Grace DeGennaro’s Hours 13 is part of a larger installation, Hours 9-16. This set of Hours continues DeGennaro’s exploration of time and space (Hours 1-8 are also featured in this exhibition). DeGennaro’s works are informed by the tenets of sacred geometry that describe types of growth found in the natural world. In particular, the artist uses the Fibonacci sequence. In this work, the central bead (or dot) of color represents 0. A quarter inch is used as a measurement for the concentric circles to move out from 1 to 2 dots, then 3, 5, 8, 13, and 21 dots (all Fibonacci numbers). The dots or beads of color have been a hallmark of DeGennaro’s paintings since 1997 and are a direct reference to the counting of beads, such as each bead marking the saying of a prayer on the Catholic rosary. The dots also reference Byzantine and Islamic mosaics, as well as Australian Aboriginal paintings and tattoos.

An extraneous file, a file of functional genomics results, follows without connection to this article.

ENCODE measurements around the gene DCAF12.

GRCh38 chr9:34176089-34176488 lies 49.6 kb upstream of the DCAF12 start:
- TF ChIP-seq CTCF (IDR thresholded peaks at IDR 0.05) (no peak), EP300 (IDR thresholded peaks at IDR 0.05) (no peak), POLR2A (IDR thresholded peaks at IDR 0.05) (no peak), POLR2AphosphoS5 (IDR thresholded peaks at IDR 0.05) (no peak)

Grace DeGennaro (b. 1957) is based in Yarmouth, Maine and received her BS from Skidmore College in Saratoga Springs, New York, and her MFA from Columbia University in New York City. She has had solo exhibitions at Schema Projects in Brooklyn, the State House, in Augusta, Maine, Clark Gallery in Lincoln, Massachusetts, Aucocisco Gallery in Portland, Maine, and at the New England Foundation for the Arts in Boston. DeGennaro is the recipient of multiple awards, including the the Hudson River Museum, Contemporary Artist Award, in Yonkers, New York, the Ballinglen Arts Fellowship in North Country Mayo, Ireland, the Good Idea Grant from the Maine Arts Commission, and a CATWALK Institute Artist Residency in Catskill, New York. Her work is in the permanent collections of the Heckscher Museum in Huntington, New York, the Smithsonian American Art Museum in Washington, DC, and Ballinglen Foundation Archive.